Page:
amplifier's input signs are wrong ---> swap + and -

    lest say input common mode increases ---> both currents will increase and pull Mc1 and Mc2 gate voltage down ---> vout will drop (dc level) ---> amplifier senses the DC level (amplifier does not sense AC since there are 2 equal resistances and AC voltage on the amplifier input will be canceled - or basically it is virtual ground ) ---> Gate of M3 and M4 will raise --> current will decrease to the initial point



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    Re: common mode feedback question

    So we are working stricktly on the DC level with the amplfier.
    Why if VOUT+ VOUT- goes down then VOUT goes down strickly by DC level which causes the Vgates on PMOSES to go down, I=k(Vsg-vt)^2
    so I decreases the Vout+ Vout- DC goes up.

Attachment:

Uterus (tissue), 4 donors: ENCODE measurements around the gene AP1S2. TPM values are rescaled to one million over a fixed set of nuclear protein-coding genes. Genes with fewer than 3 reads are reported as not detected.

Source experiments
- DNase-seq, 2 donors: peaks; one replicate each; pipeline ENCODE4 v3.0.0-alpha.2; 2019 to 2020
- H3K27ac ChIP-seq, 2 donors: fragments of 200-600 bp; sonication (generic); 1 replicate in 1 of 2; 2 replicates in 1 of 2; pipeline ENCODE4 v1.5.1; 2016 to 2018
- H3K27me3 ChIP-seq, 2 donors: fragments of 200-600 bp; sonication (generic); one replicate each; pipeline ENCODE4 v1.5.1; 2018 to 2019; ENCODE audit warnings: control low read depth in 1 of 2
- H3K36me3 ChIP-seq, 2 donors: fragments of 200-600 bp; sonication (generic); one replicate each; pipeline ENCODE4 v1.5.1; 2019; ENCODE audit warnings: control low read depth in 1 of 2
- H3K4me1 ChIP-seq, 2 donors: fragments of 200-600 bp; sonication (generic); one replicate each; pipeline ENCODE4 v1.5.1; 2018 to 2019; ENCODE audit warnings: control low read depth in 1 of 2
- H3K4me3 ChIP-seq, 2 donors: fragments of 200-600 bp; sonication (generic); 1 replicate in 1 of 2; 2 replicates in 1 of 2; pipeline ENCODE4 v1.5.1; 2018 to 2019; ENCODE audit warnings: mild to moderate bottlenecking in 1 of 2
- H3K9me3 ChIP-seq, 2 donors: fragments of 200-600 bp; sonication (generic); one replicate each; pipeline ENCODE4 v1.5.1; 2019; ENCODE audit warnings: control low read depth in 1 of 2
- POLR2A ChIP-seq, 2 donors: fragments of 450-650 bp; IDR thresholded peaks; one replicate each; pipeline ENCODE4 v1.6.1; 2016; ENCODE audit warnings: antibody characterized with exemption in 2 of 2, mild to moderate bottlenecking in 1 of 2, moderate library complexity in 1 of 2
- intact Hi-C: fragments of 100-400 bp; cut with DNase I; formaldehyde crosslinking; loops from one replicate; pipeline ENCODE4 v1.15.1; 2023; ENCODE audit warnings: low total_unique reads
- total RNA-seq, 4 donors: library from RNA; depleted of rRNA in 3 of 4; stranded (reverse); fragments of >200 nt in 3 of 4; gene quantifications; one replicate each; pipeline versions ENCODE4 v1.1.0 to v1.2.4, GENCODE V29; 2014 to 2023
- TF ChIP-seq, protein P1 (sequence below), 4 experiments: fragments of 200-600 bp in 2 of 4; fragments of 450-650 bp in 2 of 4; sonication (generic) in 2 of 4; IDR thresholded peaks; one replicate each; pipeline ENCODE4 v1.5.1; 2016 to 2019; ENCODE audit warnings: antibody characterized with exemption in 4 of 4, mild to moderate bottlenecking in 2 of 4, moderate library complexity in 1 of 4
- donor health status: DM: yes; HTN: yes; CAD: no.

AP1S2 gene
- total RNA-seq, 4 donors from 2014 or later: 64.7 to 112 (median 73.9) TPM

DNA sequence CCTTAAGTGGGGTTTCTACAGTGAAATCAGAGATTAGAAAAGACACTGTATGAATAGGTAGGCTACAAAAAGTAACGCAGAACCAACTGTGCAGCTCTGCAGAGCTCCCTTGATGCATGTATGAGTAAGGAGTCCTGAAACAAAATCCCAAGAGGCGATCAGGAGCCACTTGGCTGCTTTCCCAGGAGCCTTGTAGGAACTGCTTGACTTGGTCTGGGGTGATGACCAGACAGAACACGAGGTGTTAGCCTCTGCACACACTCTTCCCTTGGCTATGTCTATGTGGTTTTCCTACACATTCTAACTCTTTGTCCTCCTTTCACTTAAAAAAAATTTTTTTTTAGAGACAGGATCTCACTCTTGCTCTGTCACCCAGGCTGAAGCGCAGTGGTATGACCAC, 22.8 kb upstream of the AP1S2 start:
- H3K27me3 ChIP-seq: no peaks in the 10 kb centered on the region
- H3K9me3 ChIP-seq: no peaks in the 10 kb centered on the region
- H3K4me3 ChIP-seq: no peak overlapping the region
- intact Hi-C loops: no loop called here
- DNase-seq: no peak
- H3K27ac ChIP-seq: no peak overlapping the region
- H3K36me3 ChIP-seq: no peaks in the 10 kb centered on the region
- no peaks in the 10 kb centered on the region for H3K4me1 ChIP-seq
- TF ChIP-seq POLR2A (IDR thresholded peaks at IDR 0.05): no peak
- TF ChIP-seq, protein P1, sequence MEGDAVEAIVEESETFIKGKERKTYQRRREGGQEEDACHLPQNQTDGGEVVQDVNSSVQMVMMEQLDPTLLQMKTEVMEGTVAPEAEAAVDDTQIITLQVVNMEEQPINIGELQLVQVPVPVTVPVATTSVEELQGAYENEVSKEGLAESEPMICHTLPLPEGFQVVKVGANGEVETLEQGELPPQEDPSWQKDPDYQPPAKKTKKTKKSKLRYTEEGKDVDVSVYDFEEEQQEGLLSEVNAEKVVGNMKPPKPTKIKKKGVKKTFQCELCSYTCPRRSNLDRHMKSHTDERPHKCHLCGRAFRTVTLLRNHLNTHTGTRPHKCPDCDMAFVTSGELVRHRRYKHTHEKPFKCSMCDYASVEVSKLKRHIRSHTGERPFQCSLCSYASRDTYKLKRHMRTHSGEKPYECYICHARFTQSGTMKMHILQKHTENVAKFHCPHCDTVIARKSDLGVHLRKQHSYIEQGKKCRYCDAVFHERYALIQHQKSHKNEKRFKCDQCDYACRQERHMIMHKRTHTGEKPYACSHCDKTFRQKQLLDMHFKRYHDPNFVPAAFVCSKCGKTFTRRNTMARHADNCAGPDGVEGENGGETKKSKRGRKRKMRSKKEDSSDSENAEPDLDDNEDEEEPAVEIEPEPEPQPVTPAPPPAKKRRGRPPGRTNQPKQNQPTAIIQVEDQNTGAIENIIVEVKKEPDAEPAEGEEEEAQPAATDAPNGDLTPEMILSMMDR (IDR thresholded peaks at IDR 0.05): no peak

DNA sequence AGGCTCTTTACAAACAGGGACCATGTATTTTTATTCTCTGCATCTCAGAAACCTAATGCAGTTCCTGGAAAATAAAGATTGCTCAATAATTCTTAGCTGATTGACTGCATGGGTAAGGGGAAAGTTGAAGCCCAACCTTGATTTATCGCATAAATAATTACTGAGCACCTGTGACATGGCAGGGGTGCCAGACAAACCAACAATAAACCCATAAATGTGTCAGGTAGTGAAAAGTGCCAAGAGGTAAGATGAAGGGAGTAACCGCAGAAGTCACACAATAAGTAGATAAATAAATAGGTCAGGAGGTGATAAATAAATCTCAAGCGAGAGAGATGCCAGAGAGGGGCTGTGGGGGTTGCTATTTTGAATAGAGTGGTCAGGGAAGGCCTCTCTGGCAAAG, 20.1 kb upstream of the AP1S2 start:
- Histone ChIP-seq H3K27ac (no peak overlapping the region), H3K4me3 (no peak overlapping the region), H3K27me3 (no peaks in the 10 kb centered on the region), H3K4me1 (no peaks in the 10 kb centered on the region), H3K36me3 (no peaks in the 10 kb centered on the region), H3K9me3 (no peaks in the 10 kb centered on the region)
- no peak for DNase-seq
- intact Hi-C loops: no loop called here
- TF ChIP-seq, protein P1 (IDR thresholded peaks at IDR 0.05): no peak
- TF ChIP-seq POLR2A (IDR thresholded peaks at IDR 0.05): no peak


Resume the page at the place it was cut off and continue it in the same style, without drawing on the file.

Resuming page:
Thanks.

    Quote Originally Posted by Ata_sa16 View Post
    There are 2 types of dc correction

    1) DC offset cancellation ---> when ID(M3) is not equal to ID(M4). This needs DC offset cancellation circuit and CMFB CIRCUIT DOES NOT SOLVE THIS

    2) Imagine you input dc voltage (both + and - DC level) goes up and down. Then the dc level at the output will move up and down and It can saturate your amplifier.

    Your circuit works like this:

    amplifier's input signs are wrong ---> swap + and -

    lest say input common mode increases ---> both currents will increase and pull Mc1 and Mc2 gate voltage down ---> vout will drop (dc level) ---> amplifier senses the DC level (amplifier does not sense AC since there are 2 equal resistances and AC voltage on the amplifier input will be canceled - or basically it is virtual ground ) ---> Gate of M3 and M4 will raise --> current will decrease to the initial point